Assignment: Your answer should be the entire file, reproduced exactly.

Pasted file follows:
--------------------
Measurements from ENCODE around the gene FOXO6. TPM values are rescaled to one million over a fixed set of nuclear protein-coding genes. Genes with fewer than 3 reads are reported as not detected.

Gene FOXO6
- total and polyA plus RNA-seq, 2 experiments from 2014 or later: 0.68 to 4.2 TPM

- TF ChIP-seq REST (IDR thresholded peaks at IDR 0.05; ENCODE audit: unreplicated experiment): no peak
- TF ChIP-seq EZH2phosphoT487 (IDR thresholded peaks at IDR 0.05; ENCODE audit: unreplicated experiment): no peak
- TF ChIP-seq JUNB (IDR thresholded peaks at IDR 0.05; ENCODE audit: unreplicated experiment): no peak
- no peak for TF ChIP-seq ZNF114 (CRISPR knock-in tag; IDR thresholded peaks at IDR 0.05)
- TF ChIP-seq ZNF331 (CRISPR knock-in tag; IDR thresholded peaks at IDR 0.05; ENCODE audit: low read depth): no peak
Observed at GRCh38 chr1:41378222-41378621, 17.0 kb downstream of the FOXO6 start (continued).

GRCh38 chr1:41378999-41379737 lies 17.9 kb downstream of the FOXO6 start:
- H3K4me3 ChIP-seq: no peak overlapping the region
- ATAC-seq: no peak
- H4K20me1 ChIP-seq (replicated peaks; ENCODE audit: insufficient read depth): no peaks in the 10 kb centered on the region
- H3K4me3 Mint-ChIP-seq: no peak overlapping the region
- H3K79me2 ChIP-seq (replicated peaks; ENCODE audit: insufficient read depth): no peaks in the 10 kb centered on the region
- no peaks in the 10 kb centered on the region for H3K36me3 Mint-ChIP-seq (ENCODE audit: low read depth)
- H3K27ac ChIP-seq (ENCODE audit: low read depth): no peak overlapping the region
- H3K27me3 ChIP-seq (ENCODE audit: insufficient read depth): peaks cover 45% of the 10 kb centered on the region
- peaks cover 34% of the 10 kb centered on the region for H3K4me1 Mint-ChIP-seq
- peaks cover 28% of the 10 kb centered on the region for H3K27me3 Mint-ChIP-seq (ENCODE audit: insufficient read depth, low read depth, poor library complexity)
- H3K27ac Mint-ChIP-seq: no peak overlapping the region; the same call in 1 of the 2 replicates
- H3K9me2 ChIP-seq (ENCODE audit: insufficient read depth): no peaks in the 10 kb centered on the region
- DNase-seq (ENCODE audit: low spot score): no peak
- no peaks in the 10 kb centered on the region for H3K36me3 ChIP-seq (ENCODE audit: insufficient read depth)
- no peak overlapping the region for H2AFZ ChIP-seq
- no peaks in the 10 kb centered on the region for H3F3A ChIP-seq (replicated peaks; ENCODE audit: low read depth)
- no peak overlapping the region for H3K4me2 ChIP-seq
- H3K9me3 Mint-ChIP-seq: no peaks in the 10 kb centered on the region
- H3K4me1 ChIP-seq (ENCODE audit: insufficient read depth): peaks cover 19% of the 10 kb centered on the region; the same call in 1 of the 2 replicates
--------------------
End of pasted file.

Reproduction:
Measurements from ENCODE around the gene FOXO6. TPM values are rescaled to one million over a fixed set of nuclear protein-coding genes. Genes with fewer than 3 reads are reported as not detected.

Gene FOXO6
- total and polyA plus RNA-seq, 2 experiments from 2014 or later: 0.68 to 4.2 TPM

- TF ChIP-seq REST (IDR thresholded peaks at IDR 0.05; ENCODE audit: unreplicated experiment): no peak
- TF ChIP-seq EZH2phosphoT487 (IDR thresholded peaks at IDR 0.05; ENCODE audit: unreplicated experiment): no peak
- TF ChIP-seq JUNB (IDR thresholded peaks at IDR 0.05; ENCODE audit: unreplicated experiment): no peak
- no peak for TF ChIP-seq ZNF114 (CRISPR knock-in tag; IDR thresholded peaks at IDR 0.05)
- TF ChIP-seq ZNF331 (CRISPR knock-in tag; IDR thresholded peaks at IDR 0.05; ENCODE audit: low read depth): no peak
Observed at GRCh38 chr1:41378222-41378621, 17.0 kb downstream of the FOXO6 start (continued).

GRCh38 chr1:41378999-41379737 lies 17.9 kb downstream of the FOXO6 start:
- H3K4me3 ChIP-seq: no peak overlapping the region
- ATAC-seq: no peak
- H4K20me1 ChIP-seq (replicated peaks; ENCODE audit: insufficient read depth): no peaks in the 10 kb centered on the region
- H3K4me3 Mint-ChIP-seq: no peak overlapping the region
- H3K79me2 ChIP-seq (replicated peaks; ENCODE audit: insufficient read depth): no peaks in the 10 kb centered on the region
- no peaks in the 10 kb centered on the region for H3K36me3 Mint-ChIP-seq (ENCODE audit: low read depth)
- H3K27ac ChIP-seq (ENCODE audit: low read depth): no peak overlapping the region
- H3K27me3 ChIP-seq (ENCODE audit: insufficient read depth): peaks cover 45% of the 10 kb centered on the region
- peaks cover 34% of the 10 kb centered on the region for H3K4me1 Mint-ChIP-seq
- peaks cover 28% of the 10 kb centered on the region for H3K27me3 Mint-ChIP-seq (ENCODE audit: insufficient read depth, low read depth, poor library complexity)
- H3K27ac Mint-ChIP-seq: no peak overlapping the region; the same call in 1 of the 2 replicates
- H3K9me2 ChIP-seq (ENCODE audit: insufficient read depth): no peaks in the 10 kb centered on the region
- DNase-seq (ENCODE audit: low spot score): no peak
- no peaks in the 10 kb centered on the region for H3K36me3 ChIP-seq (ENCODE audit: insufficient read depth)
- no peak overlapping the region for H2AFZ ChIP-seq
- no peaks in the 10 kb centered on the region for H3F3A ChIP-seq (replicated peaks; ENCODE audit: low read depth)
- no peak overlapping the region for H3K4me2 ChIP-seq
- H3K9me3 Mint-ChIP-seq: no peaks in the 10 kb centered on the region
- H3K4me1 ChIP-seq (ENCODE audit: insufficient read depth): peaks cover 19% of the 10 kb centered on the region; the same call in 1 of the 2 replicates